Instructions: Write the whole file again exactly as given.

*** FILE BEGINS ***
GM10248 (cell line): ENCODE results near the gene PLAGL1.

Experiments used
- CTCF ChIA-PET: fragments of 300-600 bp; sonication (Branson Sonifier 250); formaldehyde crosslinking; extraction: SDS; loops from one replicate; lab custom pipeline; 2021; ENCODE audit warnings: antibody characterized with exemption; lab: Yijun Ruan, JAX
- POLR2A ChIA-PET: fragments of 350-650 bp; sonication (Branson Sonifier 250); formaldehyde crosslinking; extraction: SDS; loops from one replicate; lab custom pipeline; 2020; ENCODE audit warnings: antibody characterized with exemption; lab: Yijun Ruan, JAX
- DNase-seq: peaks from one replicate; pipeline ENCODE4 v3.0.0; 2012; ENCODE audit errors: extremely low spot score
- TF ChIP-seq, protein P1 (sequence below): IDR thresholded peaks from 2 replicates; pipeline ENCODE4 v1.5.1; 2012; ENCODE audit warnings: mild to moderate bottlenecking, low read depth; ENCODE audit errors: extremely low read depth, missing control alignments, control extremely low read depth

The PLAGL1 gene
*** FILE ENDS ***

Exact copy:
GM10248 (cell line): ENCODE results near the gene PLAGL1.

Experiments used
- CTCF ChIA-PET: fragments of 300-600 bp; sonication (Branson Sonifier 250); formaldehyde crosslinking; extraction: SDS; loops from one replicate; lab custom pipeline; 2021; ENCODE audit warnings: antibody characterized with exemption; lab: Yijun Ruan, JAX
- POLR2A ChIA-PET: fragments of 350-650 bp; sonication (Branson Sonifier 250); formaldehyde crosslinking; extraction: SDS; loops from one replicate; lab custom pipeline; 2020; ENCODE audit warnings: antibody characterized with exemption; lab: Yijun Ruan, JAX
- DNase-seq: peaks from one replicate; pipeline ENCODE4 v3.0.0; 2012; ENCODE audit errors: extremely low spot score
- TF ChIP-seq, protein P1 (sequence below): IDR thresholded peaks from 2 replicates; pipeline ENCODE4 v1.5.1; 2012; ENCODE audit warnings: mild to moderate bottlenecking, low read depth; ENCODE audit errors: extremely low read depth, missing control alignments, control extremely low read depth

The PLAGL1 gene